On March 10, I posted on the humiliation heaped on Vice President Joe Biden by the Israeli government of far-right Likud leader Binyamin Netanyahu. Biden went to Israel intending to help kick off indirect negotiations between Netanyahu and Palestine Authority president Mahmoud Abbas. Biden had no sooner arrived than the Israelis announced that they would build 1600 new households on Palestinian territory that they had unilaterally annexed to Jerusalem. Since expanding Israeli colonization of Palestinian land had been the sticking point causing Abbas to refuse to engage in negotiations, and, indeed, to threaten to resign, this step was sure to scuttle the very talks Biden had come to inaugurate. And it did.

The tiff between the US and Israel is less important that the worrisome growth of tension between Palestinians and Israelis as the Israelis have claimed more and more sites sacred to the Palestinians as well. There is talk of a third Intifada or Palestinian uprising.

As part of my original posting, I mirrored a map of modern Palestinian history that has the virtue of showing graphically what has happened to the Palestinians politically and territorially in the past century.

Andrew Sullivan then mirrored the map from my site, which set off a lot of thunder and noise among anti-Palestinian writers like Jeffrey Goldberg of the Atlantic, but shed very little light.

The map is useful and accurate. It begins by showing the British Mandate of Palestine as of the mid-1920s. The British conquered the Ottoman districts that came to be the Mandate during World War I (the Ottoman sultan threw in with Austria and Germany against Britain, France and Russia, mainly out of fear of Russia).

But because of the rise of the League of Nations and the influence of President Woodrow Wilson’s ideas about self-determination, Britain and France could not decently simply make their new, previously Ottoman territories into mere colonies. The League of Nations awarded them “Mandates.” Britain got Palestine, France got Syria (which it made into Syria and Lebanon), Britain got Iraq.

The League of Nations Covenant spelled out what a Class A Mandate (i.e. territory that had been Ottoman) was:

“Article 22. Certain communities formerly belonging to the Turkish Empire have reached a stage of development where their existence as independent nations can be provisionally recognised subject to the rendering of administrative advice and assistance by a Mandatory [i.e., a Western power] until such time as they are able to stand alone. The wishes of these communities must be a principal consideration in the selection of the Mandatory.”

That is, the purpose of the later British Mandate of Palestine, of the French Mandate of Syria, of the British Mandate of Iraq, was to ‘render administrative advice and assistance” to these peoples in preparation for their becoming independent states, an achievement that they were recognized as not far from attaining. The Covenant was written before the actual Mandates were established, but Palestine was a Class A Mandate and so the language of the Covenant was applicable to it. The territory that formed the British Mandate of Iraq was the same territory that became independent Iraq, and the same could have been expected of the British Mandate of Palestine. (Even class B Mandates like Togo have become nation-states, but the poor Palestinians are just stateless prisoners in colonial cantons).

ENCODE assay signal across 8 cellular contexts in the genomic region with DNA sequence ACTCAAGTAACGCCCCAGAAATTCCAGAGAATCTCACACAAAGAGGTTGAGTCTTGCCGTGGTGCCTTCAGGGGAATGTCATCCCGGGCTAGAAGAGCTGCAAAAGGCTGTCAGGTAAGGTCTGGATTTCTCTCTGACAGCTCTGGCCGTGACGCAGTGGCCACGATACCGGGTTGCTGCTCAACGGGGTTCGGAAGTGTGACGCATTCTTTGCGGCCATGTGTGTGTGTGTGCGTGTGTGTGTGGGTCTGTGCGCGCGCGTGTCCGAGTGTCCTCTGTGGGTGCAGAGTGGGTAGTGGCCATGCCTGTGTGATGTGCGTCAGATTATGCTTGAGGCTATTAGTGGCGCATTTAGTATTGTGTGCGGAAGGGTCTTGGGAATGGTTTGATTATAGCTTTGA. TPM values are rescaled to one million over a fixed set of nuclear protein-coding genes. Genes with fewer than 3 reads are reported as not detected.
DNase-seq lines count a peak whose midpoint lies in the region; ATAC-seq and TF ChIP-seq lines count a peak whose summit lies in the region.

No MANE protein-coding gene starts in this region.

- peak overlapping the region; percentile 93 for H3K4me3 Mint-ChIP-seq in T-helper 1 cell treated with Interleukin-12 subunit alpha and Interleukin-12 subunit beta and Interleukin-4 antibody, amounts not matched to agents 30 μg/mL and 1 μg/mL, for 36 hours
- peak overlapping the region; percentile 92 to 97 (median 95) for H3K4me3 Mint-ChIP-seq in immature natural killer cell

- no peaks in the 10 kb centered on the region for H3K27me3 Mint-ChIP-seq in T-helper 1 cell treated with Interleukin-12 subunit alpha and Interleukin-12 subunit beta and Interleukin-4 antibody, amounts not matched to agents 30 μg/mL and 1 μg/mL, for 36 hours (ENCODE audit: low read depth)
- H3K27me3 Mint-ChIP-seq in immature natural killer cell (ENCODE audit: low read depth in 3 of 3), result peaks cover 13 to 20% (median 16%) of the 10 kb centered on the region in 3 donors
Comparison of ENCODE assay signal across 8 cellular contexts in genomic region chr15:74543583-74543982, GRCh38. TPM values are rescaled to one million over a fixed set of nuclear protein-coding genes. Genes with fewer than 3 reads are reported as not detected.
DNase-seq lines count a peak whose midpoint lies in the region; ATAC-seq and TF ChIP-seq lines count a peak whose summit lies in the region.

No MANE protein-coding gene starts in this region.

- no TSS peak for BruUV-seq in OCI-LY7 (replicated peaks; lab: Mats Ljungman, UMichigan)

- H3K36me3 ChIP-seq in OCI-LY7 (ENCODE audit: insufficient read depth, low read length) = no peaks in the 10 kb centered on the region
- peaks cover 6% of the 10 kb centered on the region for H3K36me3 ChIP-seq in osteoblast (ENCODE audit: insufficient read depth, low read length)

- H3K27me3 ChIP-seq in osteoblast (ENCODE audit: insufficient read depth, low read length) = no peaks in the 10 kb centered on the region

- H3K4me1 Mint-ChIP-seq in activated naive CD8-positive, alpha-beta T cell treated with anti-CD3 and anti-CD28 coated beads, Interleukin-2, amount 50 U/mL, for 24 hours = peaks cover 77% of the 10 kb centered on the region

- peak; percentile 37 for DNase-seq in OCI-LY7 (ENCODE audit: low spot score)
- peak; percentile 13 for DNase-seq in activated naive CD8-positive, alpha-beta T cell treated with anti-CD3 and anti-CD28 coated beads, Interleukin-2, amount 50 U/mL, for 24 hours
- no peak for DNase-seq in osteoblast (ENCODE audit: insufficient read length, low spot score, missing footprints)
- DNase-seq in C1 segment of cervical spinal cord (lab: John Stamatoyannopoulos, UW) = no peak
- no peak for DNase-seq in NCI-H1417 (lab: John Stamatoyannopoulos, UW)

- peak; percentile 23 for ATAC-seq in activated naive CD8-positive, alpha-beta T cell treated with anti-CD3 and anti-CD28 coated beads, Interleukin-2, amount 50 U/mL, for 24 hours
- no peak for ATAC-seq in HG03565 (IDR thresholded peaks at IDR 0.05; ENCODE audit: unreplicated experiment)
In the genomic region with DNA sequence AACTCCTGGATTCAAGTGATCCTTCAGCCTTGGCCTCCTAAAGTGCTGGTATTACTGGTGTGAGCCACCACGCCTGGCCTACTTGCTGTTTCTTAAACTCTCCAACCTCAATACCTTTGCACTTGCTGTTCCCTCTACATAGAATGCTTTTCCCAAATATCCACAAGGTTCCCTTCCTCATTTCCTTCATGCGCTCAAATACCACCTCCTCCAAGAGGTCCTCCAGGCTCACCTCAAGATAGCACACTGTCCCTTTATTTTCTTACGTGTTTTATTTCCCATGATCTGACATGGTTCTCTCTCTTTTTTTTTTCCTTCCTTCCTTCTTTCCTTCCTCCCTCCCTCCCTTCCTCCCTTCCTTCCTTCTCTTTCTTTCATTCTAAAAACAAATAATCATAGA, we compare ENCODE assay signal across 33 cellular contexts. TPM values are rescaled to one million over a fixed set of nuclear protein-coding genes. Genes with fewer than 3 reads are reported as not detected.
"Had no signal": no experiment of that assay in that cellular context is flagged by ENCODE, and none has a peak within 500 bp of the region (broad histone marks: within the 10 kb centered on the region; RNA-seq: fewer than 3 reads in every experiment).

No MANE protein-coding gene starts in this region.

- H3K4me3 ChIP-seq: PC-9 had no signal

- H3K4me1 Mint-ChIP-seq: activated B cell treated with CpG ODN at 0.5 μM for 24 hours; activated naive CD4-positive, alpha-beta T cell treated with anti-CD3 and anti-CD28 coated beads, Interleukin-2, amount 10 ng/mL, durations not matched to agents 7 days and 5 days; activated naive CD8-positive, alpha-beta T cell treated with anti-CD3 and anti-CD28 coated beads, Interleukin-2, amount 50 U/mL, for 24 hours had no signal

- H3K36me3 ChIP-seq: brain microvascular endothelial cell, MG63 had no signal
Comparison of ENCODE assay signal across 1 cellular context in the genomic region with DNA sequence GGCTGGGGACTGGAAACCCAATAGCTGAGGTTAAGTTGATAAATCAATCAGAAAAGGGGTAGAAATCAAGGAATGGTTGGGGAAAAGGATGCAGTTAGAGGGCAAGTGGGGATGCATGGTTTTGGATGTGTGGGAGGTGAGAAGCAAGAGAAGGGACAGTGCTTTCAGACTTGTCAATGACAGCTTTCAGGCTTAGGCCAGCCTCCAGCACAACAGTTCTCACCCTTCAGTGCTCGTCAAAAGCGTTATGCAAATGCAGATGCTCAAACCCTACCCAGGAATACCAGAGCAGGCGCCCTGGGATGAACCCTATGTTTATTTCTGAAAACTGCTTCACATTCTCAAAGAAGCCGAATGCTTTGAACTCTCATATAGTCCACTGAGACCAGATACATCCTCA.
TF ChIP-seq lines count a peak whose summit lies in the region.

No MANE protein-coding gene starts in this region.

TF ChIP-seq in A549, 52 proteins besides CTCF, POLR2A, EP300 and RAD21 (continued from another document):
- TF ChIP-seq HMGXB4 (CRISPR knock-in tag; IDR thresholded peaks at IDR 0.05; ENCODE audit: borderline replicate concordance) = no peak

The first map thus shows what the League of Nations imagined would become the state of Palestine. The economist published an odd assertion that the Negev Desert was ’empty’ and should not have been shown in the first map. But it wasn’t and isn’t empty; Palestinian Bedouin live there, and they and the desert were recognized by the League of Nations as belonging to the Mandate of Palestine, a state-in-training. The Mandate of Palestine also had a charge to allow for the establishment of a ‘homeland’ in Palestine for Jews (because of the 1917 Balfour Declaration), but nobody among League of Nations officialdom at that time imagined it would be a whole and competing territorial state. There was no prospect of more than a few tens of thousands of Jews settling in Palestine, as of the mid-1920s. (They are shown in white on the first map, refuting those who mysteriously complained that the maps alternated between showing sovereignty and showing population). As late as the 1939 British White Paper, British officials imagined that the Mandate would emerge as an independent Palestinian state within 10 years.

In 1851, there had been 327,000 Palestinians (yes, the word ‘Filistin’ was current then) and other non-Jews, and only 13,000 Jews. In 1925, after decades of determined Jewish immigration, there were a little over 100,000 Jews, and there were 765,000 mostly Palestinian non-Jews in the British Mandate of Palestine. For historical demography of this area, see Justin McCarthy’s painstaking calculations; it is not true, as sometimes is claimed, that we cannot know anything about population figures in this region. See also his journal article, reprinted at this site. The Palestinian population grew because of rapid population growth, not in-migration, which was minor. The common allegation that Jerusalem had a Jewish majority at some point in the 19th century is meaningless. Jerusalem was a small town in 1851, and many pious or indigent elderly Jews from Eastern Europe and elsewhere retired there because of charities that would support them. In 1851, Jews were only about 4% of the population of the territory that became the British Mandate of Palestine some 70 years later. And, there had been few adherents of Judaism, just a few thousand, from the time most Jews in Palestine adopted Christianity and Islam in the first millennium CE all the way until the 20th century. In the British Mandate of Palestine, the district of Jerusalem was largely Palestinian.